Articles in the Computing Category
A few days back, Microsoft posted the support lifecycle for their Windows Phone devices, both those running version 7.8, and newer devices running Windows Phone 8. If you’re familiar with lifecycle patterns at all, these numbers seem pretty reasonable. Windows Phone 7.8 will continue to be supported until September 9th, 2014. The newer WP8 actually ends earlier, in July of 2014.
While no official announcement about an update to WP8 has been made, the chances are that there will be an update to those devices either later this …
Budweiser recently released the Red Light, a limited edition a wireless hockey goal light that’ll blast the horns and spin the lights when your favourite team(s) score a goal. It’s the perfect addition to any den or man cave inhabited by even casual hockey fans.
The Red Light has been such a hit for Bud that they’re now back ordered until May, and a brisk second hand market for them on Ebay with the kind of 200% to 300% markup you’d expect from a gizmo limited to Canada, leaving US hockey fans out in the cold. I was lucky enough to get one as an early birthday present from a friend…
but there was a caveat that came with it.
After moving back the release of World War Z from December to the summer of 2013, it’s not surprising that the trailer is getting a lot of buzz. Too bad that before the end of the first minute of the trailer, I already didn’t give a crap.
The trailer opens with Brad Pitt and his family stuck in NYC gridlock. Every lane is packed with cars, and Brad Pitt gets out to see what’s going on. There’s an explosion far up ahead… so far so good. Something ominous, and unexplained fireworks in downtown …
This post is both a shameless self-promotion and an explanation of sorts. Over the past while, the site has been quieter than usual. While there’s still more to come from Fan Expo, and we’ll still be writing other pieces, a lot of time has gone into another endeavour – The Practical Dead. It’s a new web comic written and drawn by myself and RGB’s own Rebel Scum. What is The Practical Dead you ask?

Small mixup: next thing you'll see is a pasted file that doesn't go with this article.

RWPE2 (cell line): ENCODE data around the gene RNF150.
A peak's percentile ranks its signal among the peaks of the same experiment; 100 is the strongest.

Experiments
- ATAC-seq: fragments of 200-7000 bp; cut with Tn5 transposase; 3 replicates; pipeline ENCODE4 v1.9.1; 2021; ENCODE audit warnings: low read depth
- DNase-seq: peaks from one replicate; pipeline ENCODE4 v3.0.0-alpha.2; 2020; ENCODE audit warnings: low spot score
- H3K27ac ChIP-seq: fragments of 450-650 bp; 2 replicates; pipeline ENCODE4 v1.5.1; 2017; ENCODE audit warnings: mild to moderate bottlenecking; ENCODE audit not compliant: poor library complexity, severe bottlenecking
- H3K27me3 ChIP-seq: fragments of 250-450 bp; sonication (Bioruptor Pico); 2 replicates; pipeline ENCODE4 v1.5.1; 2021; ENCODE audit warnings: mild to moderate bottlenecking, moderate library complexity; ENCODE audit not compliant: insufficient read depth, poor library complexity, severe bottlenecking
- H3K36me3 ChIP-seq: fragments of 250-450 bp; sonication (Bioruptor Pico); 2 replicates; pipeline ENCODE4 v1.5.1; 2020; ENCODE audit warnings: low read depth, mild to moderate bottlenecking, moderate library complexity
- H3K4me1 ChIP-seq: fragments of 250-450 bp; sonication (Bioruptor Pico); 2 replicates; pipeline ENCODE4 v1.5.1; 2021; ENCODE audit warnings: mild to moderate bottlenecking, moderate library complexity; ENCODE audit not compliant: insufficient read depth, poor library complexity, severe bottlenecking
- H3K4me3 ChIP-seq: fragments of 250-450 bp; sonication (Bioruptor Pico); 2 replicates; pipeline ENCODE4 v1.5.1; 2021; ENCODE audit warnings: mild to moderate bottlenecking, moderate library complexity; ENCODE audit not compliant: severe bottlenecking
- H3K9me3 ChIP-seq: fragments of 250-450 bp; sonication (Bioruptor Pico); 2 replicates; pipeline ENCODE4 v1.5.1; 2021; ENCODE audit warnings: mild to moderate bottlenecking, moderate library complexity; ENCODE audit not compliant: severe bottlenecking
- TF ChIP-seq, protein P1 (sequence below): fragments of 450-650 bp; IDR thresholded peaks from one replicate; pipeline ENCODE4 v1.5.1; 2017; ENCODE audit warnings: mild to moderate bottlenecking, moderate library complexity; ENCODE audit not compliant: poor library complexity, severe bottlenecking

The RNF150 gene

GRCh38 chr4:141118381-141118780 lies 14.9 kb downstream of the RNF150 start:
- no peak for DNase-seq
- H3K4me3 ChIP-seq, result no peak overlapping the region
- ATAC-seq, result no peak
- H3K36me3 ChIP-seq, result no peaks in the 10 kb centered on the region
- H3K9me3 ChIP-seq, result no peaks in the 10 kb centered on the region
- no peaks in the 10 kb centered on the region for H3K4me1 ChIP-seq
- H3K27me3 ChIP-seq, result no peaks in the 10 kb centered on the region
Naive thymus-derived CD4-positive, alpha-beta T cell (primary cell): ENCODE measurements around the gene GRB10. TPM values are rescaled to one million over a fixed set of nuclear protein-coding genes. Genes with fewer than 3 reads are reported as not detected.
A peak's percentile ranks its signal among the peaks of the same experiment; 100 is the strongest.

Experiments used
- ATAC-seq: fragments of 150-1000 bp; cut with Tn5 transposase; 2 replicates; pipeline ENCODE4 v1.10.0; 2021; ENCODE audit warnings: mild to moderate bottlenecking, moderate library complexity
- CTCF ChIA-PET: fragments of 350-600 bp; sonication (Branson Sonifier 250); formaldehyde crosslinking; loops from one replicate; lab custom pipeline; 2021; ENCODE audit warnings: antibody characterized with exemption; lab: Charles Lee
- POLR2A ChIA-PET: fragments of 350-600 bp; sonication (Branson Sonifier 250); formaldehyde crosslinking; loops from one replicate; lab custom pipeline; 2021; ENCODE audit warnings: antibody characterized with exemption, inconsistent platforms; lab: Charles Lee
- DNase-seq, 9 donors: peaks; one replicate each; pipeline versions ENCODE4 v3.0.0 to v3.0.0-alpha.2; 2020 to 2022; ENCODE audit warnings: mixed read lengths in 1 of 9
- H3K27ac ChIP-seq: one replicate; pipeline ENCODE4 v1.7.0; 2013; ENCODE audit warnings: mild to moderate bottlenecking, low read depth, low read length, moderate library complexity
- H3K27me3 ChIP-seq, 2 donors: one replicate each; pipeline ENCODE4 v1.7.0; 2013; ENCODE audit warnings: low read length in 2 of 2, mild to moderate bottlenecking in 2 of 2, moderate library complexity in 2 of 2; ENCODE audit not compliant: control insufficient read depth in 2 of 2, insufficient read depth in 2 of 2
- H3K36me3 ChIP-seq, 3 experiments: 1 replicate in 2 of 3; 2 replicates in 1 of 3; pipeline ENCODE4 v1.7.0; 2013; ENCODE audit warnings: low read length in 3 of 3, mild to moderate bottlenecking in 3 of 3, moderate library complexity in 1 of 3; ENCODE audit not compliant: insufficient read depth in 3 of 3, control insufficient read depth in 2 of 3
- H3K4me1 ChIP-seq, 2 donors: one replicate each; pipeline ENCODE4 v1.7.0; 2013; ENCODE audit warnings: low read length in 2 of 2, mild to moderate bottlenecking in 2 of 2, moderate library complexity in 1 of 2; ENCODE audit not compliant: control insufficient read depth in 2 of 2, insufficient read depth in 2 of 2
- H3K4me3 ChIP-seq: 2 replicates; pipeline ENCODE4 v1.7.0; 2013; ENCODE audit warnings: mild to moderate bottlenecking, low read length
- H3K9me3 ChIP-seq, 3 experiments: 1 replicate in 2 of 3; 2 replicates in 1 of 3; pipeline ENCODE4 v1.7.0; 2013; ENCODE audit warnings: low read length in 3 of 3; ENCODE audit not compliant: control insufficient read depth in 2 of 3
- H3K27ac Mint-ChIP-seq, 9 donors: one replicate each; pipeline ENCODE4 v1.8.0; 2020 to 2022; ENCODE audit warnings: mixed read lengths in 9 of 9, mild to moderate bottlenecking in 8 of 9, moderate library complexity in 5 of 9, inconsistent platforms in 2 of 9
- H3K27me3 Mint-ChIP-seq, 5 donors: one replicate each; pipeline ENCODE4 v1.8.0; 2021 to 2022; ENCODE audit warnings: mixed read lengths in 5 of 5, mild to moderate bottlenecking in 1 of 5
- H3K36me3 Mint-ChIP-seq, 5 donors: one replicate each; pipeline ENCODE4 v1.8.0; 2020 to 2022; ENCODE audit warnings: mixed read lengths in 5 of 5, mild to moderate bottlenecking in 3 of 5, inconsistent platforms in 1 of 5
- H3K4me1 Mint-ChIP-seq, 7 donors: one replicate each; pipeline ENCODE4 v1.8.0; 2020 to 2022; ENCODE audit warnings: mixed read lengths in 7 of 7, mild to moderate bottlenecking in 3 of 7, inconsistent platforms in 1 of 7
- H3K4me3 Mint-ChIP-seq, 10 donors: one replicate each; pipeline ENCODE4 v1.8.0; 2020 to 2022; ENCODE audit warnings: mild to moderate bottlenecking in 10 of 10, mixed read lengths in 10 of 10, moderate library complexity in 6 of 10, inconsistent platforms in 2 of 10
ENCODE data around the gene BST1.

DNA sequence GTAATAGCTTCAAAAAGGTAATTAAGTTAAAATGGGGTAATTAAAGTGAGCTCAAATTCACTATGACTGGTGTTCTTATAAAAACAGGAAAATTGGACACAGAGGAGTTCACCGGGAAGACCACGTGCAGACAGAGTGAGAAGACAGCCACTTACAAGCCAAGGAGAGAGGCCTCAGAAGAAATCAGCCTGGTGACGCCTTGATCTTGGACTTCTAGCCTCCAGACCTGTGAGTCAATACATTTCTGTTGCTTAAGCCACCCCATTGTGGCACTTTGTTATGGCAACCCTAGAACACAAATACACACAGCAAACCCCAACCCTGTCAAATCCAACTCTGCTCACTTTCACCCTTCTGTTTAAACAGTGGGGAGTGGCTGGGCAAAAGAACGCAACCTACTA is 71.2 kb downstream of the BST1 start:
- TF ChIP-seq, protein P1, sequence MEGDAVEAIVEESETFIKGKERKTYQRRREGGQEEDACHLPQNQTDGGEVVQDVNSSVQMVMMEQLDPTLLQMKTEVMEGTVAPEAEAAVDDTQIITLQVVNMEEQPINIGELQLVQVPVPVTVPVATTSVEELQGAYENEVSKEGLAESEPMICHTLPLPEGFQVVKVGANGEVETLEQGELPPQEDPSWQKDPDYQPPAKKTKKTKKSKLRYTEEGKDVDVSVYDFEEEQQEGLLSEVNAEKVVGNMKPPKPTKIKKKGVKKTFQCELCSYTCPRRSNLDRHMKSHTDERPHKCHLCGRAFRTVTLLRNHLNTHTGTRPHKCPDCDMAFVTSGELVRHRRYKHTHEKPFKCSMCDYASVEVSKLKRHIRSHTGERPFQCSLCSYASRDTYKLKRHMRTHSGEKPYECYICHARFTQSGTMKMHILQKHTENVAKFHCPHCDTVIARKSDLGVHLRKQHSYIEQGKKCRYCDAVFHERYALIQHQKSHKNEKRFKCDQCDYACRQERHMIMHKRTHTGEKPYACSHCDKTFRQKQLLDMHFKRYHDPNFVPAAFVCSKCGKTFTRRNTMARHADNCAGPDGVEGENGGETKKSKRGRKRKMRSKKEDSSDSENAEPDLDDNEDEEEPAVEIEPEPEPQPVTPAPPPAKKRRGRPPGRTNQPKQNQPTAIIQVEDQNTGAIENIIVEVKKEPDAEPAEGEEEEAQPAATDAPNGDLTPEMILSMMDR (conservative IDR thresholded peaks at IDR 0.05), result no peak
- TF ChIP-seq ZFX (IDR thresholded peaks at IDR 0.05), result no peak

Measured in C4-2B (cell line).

So Friday Sept 21 finally arrived, and with it, the latest iteration of the venerable iPhone. Me being the new-toy-nerd that I am, and one that is beginning to come to grips with what may be a severe case of Fanboyism, I dutifully ran down to my local Rogers store and waited in line with the masses to get my hands on the shiny gadget I’d wanted all my life…since 9 days prior
Yesterday, Microsoft showed how grown up it’s become over the past 5 years by proving it still remembers what it’s like to be a kid. The venerable software giant held a special event at Los Angeles, but unlike any other Microsoft event, keynote, or trade show presentation that I can remember, this one was…well…cool. Like REALLY cool.
Interactive videos are hardly all the rage anymore, thanks to YouTube allowing anyone and everyone to clutter up the screen with a pastiche of semi-transparent boxes urging viewers to “CLICK TO SEE MORE VIDEOS”, whichh will in turn be cluttered with semi-transparent boxes. But every now and then, someone comes along and puts a new spin on the whole idea. BooneOakley, the little North Carolina ad agency you may have seen recently on AMC’s The Pitch, is the best example of doing it right I can think of without resorting …
Arts, Computing, Film, Hardware, Production »
Amid all the shiny new toys announced and demoed at NAB 2012 by the usual suspects of companies such as RED, Arri and Canon, one company not even known for cameras at all lay the smackdown on all the camera manufacturers. Past the initial shock and gadget giddiness, I’ve had a chance to collect my thoughts on this exciting new development.
Blackmagic Design -best known for their high end video capture cards and cross converters- unveiled their new DIgital Cinema Camera to the shock of everybody at NAB2012. It is a 2.5K camera that shoots in Prores, AVID DNx, and RAW in the ADOBE CinemaDNG format in 23.976/24p/25p/29.97/30p fps. All for $2995 USD. This is big news. Seriously. The key lies in how it shoots and records
Werner Randelshofer, a visual computing student at ETH Zurich, has taken it upon himself to archive digital artwork from early computer systems that are no longer with us, such as the Commodore Amiga, IBM clones, the Atari ST and many more.
The site does a great job of archiving systems by type, and artist. Beside the abundance of game stills and animations, there are some classic demos on display, converted for modern viewing, including an old favourite of mine, Automated Light by James M. Robinson. Randelshofer took the time to contact …
Arts, Computing, Photography, Production »
It’s been a while since I first embarked on this 3-part article. Since then, life happened as it always does and before I knew it, quite a bit of time has passed and the digital camera landscape has completely changed. But always for the better. Newer and more affordable video and cinema cameras have surfaced that surprised everybody. For the sake of completing this series, I will not discuss any of the new developments. That is best left for another article altogether.